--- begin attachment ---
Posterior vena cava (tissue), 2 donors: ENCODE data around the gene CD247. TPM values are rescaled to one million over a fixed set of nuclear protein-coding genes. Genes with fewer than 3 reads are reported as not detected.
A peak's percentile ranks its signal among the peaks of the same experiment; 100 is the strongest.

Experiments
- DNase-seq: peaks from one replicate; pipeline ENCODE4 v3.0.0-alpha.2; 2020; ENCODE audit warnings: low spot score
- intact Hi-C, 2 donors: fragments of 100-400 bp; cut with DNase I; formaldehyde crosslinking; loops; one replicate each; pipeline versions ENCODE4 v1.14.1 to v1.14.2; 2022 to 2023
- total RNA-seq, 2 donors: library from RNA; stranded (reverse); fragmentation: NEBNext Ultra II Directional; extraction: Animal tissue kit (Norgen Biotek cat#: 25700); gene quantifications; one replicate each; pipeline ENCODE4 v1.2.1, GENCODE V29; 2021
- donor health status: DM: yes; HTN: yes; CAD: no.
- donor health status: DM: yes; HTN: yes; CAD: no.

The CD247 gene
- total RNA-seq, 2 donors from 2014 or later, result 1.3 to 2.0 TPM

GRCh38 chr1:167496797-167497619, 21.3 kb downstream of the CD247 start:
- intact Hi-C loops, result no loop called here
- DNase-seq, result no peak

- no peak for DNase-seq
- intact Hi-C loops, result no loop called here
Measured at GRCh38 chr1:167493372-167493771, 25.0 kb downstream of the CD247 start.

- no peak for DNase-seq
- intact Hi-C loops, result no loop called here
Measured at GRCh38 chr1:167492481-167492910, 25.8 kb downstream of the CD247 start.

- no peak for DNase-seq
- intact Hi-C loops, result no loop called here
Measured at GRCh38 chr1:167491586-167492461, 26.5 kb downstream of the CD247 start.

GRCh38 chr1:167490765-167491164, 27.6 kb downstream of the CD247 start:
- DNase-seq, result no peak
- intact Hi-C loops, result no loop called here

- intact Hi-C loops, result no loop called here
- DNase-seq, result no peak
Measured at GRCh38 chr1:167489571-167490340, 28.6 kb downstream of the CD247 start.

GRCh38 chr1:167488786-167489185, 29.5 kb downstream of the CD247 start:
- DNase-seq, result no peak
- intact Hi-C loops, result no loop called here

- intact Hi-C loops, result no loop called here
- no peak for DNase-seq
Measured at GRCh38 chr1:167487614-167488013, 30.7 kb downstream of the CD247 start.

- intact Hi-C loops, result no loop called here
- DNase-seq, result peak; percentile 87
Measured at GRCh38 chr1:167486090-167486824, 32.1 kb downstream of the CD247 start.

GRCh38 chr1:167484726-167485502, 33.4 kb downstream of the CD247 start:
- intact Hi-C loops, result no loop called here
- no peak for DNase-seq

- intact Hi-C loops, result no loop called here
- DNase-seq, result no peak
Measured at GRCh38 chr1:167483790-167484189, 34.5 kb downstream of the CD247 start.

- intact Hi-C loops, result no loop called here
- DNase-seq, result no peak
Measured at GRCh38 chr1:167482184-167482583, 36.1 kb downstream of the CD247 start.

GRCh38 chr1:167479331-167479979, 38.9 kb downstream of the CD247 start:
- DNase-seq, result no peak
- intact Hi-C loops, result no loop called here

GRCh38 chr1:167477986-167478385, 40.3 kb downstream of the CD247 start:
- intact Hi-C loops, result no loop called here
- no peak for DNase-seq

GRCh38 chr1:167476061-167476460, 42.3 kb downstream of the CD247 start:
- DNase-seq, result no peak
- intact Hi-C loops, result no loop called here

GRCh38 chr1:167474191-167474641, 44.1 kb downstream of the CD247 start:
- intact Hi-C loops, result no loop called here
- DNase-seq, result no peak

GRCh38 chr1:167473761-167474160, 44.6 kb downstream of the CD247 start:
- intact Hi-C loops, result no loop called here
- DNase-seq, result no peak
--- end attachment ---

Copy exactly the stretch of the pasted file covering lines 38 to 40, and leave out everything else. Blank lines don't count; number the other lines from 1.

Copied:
GRCh38 chr1:167484726-167485502, 33.4 kb downstream of the CD247 start:
- intact Hi-C loops, result no loop called here
- no peak for DNase-seq